The Defense Contract Audit Agency (DCAA), is an agency of the United States Department of Defense under the direction of the Under Secretary of Defense (Comptroller). DCAA is primarily responsible for performing all contract audits for the Defense Department (and, to a lesser extent, for other agencies outside DoD), and providing cost accounting and financial advisory services regarding contracts and subcontracts to all DoD components responsible for procurement and contract administration. These services are provided in connection with negotiation, administration, and settlement of contracts and subcontracts. DCAA does not provide consulting/advisory services to contractors due to independence requirements.
Famous quotes containing the words defense, contract and/or agency:
“If violence is wrong in America, violence is wrong abroad. If it is wrong to be violent defending black women and black children and black babies and black men, then it is wrong for America to draft us, and make us violent abroad in defense of her. And if it is right for America to draft us, and teach us how to be violent in defense of her, then it is right for you and me to do whatever is necessary to defend our own people right here in this country.”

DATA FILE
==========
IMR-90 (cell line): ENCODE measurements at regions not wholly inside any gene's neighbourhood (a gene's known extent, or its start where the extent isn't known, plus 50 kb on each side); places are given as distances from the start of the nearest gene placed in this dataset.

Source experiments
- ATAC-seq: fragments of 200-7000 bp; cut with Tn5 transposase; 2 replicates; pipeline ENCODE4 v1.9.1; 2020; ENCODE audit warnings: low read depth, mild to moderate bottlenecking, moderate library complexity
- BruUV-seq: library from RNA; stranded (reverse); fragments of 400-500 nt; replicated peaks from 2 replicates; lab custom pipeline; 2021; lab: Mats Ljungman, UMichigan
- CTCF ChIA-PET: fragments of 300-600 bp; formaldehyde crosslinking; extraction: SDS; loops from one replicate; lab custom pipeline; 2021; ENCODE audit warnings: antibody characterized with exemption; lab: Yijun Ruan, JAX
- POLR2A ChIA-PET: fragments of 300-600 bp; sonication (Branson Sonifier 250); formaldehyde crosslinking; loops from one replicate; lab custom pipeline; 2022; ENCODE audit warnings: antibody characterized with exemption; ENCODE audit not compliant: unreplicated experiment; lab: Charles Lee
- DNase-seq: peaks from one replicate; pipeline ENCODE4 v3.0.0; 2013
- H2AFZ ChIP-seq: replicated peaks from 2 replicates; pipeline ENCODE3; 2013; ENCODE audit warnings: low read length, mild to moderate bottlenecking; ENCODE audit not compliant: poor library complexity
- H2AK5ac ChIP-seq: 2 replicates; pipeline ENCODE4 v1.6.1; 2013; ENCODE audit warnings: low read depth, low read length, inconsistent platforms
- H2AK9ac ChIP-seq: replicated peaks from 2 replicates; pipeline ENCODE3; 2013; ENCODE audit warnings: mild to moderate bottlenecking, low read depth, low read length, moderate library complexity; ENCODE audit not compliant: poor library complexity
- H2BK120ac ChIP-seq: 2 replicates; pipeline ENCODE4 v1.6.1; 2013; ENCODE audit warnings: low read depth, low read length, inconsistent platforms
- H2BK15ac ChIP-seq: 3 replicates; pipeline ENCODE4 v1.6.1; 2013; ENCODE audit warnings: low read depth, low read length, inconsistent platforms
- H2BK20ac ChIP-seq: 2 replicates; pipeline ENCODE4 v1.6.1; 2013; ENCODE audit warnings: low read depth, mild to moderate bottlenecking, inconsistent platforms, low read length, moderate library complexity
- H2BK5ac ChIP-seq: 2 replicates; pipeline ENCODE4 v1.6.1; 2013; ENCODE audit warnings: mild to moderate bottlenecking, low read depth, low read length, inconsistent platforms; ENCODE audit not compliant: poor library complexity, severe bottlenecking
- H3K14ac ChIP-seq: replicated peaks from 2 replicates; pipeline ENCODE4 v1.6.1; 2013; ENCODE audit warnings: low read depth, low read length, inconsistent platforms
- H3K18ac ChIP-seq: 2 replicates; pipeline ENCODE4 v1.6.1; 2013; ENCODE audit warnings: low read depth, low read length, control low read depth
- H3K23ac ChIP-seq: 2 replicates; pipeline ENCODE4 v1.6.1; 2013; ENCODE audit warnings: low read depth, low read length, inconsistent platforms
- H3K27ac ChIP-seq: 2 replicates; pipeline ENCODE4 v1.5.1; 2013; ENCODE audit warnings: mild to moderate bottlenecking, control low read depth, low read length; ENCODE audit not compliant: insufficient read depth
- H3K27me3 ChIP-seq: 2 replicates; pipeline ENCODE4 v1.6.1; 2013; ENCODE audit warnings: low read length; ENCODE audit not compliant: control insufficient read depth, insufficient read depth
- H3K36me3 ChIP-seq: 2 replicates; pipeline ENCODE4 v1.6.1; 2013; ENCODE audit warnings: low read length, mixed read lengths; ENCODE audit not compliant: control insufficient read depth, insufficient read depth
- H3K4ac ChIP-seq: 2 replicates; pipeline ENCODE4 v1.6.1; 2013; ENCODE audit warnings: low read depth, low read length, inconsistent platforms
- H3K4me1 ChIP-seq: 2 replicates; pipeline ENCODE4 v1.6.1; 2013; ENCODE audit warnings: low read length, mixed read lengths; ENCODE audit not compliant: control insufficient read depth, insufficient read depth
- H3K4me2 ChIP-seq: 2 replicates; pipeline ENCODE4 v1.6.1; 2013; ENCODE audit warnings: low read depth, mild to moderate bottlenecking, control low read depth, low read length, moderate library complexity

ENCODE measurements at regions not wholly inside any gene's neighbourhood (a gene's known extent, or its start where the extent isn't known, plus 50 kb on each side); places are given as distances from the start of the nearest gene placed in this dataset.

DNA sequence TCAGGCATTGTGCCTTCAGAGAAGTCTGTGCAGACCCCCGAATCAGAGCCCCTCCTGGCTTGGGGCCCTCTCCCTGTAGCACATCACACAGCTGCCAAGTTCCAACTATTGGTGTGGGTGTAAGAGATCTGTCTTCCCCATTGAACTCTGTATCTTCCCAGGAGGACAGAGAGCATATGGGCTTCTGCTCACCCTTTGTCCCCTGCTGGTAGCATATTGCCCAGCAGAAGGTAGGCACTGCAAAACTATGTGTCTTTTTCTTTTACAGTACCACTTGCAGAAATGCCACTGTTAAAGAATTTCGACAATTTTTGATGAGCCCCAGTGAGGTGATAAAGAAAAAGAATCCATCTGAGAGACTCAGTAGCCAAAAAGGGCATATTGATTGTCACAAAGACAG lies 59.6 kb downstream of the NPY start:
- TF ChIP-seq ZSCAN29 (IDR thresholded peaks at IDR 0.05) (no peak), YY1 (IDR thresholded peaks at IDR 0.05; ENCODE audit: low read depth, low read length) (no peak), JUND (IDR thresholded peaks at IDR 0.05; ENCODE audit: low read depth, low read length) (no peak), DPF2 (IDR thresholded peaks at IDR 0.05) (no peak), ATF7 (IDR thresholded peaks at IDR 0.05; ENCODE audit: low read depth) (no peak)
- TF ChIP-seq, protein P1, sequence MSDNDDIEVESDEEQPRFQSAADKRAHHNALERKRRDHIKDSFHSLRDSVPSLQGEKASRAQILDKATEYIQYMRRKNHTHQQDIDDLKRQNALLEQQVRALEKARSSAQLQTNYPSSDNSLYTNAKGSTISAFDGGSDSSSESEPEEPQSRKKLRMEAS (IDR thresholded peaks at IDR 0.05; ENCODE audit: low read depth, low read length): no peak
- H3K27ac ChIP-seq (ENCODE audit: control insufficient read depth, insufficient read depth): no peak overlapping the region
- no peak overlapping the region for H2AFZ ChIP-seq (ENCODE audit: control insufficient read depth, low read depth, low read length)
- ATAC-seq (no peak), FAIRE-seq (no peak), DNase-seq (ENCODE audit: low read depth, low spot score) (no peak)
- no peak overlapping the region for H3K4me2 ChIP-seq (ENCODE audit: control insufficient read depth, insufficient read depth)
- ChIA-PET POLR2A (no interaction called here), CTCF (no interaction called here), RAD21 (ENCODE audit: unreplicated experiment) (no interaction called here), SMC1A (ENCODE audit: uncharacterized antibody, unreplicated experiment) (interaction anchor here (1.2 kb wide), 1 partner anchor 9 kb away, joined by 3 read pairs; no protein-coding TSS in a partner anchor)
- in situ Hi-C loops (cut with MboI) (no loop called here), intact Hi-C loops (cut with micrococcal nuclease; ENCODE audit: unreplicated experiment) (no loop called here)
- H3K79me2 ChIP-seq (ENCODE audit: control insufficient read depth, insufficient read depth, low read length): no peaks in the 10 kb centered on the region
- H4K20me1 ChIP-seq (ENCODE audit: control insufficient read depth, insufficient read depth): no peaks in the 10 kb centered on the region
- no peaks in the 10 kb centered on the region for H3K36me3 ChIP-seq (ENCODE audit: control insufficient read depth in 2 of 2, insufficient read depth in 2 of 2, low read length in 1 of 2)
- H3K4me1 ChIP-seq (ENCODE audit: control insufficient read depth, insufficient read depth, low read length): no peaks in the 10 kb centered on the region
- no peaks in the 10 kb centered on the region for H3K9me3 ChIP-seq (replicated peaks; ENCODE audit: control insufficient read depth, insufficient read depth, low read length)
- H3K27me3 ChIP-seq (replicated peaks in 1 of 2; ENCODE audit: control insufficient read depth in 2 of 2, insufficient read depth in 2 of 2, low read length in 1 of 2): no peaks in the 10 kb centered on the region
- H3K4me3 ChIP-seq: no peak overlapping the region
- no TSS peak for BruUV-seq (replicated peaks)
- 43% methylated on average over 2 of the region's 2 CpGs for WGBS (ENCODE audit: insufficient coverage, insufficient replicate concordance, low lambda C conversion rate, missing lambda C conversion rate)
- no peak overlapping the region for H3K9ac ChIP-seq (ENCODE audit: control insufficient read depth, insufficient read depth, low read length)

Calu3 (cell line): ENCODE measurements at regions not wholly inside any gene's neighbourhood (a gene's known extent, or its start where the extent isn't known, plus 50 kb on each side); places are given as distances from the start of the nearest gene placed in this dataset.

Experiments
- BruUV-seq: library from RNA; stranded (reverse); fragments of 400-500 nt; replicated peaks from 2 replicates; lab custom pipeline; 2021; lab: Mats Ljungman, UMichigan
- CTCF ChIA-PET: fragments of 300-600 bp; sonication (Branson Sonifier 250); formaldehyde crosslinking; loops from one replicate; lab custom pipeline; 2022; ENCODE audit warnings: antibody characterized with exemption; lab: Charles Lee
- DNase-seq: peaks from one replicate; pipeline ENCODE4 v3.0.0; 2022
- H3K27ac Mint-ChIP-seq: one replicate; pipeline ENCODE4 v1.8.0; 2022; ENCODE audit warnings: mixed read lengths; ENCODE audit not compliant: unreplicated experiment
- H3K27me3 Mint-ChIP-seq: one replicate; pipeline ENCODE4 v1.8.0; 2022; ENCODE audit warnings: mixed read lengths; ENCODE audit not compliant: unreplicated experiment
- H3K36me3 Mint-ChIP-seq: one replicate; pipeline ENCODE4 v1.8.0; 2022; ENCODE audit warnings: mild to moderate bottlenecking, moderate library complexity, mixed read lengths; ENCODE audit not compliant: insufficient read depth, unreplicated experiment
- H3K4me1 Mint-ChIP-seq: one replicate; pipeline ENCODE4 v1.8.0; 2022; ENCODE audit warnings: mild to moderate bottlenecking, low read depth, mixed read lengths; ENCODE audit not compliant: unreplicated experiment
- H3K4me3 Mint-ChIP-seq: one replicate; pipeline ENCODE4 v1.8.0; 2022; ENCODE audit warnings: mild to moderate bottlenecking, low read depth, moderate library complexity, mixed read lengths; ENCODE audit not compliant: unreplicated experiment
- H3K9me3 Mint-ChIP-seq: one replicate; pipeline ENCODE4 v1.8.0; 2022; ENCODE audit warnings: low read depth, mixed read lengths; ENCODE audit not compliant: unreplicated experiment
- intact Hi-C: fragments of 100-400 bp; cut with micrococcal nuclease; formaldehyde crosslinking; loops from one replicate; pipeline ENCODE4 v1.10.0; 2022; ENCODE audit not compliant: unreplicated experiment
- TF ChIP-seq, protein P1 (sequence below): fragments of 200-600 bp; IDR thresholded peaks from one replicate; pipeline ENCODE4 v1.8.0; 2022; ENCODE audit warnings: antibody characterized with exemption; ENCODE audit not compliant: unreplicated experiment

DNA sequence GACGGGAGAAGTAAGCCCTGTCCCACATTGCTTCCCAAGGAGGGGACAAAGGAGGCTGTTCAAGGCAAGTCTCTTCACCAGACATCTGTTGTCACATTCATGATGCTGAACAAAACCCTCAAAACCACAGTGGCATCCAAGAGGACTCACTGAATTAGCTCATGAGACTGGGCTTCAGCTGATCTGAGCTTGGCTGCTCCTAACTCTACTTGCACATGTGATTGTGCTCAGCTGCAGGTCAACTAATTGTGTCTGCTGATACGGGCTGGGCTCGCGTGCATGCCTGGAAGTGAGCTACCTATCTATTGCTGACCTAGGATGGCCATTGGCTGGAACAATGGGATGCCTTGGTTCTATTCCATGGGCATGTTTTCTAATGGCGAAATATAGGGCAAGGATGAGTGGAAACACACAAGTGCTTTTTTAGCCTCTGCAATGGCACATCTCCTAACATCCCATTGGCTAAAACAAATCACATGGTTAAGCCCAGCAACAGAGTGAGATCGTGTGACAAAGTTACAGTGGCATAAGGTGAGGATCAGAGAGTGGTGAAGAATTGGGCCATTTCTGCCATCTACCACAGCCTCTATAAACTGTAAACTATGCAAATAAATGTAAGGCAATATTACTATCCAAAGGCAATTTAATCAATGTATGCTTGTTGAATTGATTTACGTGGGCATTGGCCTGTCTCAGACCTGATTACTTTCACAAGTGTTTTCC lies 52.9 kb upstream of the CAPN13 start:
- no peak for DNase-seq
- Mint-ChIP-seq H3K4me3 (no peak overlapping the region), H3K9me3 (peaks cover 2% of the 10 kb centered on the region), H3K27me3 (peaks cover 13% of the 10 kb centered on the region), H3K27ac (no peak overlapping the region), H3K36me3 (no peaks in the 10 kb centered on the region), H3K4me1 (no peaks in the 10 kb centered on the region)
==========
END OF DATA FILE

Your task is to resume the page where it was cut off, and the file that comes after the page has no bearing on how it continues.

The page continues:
—Malcolm X (19251965)
“The way in which men cling to old institutions after the life has departed out of them, and out of themselves, reminds me of those monkeys which cling by their tailsaye, whose tails contract about the limbs, even the dead limbs, of the forest, and they hang suspended beyond the hunters reach long after they are dead. It is of no use to argue with such men. They have not an apprehensive intellect, but merely, as it were a prehensile tail.”
—Henry David Thoreau (18171862)
“It is possible that the telephone has been responsible for more business inefficiency than any other agency except laudanum.... In the old days when you wanted to get in touch with a man you wrote a note, sprinkled it with sand, and gave it to a man on horseback. It probably was delivered within half an hour, depending on how big a lunch the horse had had. But in these busy days of rush-rush-rush, it is sometimes a week before you can catch your man on the telephone.”
—Robert Benchley (18891945)